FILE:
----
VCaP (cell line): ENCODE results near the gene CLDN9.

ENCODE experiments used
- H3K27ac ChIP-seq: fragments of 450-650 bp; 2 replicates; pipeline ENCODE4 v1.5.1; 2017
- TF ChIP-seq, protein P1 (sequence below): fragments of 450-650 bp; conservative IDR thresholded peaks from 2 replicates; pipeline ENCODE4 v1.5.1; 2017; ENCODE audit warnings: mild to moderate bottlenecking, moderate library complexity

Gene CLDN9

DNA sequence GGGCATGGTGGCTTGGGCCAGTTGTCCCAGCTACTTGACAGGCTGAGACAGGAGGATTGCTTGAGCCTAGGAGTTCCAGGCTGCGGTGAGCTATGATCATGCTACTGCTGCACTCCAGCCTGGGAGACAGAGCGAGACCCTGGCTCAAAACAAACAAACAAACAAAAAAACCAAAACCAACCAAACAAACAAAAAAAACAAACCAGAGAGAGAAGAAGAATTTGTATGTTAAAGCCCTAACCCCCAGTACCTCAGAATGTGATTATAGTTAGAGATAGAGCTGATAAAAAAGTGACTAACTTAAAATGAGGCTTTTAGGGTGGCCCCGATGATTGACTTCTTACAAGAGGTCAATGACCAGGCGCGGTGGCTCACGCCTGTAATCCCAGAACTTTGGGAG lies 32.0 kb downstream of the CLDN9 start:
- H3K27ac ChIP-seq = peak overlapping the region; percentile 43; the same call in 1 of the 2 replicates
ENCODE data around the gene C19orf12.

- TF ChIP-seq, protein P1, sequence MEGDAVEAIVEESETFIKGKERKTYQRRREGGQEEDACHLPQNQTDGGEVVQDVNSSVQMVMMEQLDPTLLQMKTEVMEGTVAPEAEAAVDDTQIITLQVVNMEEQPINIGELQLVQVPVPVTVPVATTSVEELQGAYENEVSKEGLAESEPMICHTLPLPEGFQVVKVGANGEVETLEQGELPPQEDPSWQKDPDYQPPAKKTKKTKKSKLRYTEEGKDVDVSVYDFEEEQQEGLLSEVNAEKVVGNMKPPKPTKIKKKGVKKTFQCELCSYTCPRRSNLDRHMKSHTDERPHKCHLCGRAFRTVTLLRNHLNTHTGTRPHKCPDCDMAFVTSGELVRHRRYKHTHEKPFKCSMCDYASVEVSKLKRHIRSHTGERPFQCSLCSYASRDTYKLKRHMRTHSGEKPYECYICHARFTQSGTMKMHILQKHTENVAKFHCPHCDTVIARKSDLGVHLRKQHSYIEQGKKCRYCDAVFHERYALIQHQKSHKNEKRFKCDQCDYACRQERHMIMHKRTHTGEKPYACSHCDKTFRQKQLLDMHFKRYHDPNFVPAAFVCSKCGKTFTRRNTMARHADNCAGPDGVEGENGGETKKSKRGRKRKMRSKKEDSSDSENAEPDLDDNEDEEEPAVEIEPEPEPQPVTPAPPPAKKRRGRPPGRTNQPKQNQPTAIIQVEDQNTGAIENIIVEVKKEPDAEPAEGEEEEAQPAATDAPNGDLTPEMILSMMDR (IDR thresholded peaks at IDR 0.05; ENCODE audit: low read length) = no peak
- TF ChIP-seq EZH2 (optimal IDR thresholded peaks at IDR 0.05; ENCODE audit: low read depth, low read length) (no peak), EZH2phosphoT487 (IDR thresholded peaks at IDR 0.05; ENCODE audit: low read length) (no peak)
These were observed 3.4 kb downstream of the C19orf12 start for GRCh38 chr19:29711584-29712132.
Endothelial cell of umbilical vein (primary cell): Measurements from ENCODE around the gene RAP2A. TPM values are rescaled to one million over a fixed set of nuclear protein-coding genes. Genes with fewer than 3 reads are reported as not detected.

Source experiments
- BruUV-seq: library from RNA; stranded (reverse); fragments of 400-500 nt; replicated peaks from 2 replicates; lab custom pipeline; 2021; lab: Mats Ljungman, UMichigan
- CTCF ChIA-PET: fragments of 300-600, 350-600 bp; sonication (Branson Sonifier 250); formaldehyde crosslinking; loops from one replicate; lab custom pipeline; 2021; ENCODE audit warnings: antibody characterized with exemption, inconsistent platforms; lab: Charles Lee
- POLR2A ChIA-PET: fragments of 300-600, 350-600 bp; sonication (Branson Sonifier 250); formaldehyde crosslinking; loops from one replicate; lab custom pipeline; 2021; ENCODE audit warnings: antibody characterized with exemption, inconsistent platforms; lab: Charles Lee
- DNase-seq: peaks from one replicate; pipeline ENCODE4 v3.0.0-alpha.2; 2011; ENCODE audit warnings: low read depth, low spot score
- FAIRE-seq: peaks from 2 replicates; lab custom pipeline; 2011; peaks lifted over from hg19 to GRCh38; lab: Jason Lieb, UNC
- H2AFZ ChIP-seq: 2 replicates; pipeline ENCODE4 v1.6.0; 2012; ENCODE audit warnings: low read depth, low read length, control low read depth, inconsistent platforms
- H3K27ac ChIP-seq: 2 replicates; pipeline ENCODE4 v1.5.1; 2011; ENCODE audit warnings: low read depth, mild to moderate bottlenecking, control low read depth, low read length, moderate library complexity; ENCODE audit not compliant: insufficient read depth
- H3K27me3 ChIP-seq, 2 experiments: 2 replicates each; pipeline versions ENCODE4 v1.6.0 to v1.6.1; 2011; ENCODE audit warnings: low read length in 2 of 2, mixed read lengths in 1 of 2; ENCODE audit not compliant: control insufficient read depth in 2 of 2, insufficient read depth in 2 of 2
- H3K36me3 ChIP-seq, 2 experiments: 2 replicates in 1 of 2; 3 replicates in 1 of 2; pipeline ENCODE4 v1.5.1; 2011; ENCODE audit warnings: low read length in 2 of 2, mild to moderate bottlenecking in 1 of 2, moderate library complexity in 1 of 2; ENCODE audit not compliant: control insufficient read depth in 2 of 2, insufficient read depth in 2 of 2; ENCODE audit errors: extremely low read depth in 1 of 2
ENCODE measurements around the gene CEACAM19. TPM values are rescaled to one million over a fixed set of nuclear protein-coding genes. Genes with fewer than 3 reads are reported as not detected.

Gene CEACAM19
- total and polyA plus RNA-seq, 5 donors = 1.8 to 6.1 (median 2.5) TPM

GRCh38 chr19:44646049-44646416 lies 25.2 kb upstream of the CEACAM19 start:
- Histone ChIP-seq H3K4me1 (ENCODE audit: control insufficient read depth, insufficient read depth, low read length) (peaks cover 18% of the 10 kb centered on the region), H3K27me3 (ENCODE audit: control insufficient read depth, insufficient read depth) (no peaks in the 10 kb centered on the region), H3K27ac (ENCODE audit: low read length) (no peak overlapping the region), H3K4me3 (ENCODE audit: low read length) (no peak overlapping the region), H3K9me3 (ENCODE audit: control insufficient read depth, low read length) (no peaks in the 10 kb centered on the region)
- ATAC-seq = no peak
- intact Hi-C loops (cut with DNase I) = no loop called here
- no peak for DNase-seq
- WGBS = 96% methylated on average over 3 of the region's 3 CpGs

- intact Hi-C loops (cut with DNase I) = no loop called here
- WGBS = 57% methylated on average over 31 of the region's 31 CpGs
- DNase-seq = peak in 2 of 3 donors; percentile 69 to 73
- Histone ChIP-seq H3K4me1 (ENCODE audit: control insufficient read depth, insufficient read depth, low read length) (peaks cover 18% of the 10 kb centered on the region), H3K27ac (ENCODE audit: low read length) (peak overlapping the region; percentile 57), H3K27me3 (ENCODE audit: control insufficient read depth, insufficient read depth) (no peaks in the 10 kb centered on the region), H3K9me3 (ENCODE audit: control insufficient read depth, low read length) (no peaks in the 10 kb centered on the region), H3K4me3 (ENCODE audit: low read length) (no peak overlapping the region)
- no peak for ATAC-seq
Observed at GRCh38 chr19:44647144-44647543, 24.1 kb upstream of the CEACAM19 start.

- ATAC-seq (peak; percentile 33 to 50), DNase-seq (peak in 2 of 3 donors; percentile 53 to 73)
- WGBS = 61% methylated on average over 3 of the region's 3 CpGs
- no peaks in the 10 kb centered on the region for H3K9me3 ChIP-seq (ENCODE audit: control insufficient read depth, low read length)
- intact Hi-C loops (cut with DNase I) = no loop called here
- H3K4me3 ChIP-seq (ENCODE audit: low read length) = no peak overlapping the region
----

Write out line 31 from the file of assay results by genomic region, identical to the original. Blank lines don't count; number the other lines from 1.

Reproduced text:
- WGBS = 96% methylated on average over 3 of the region's 3 CpGs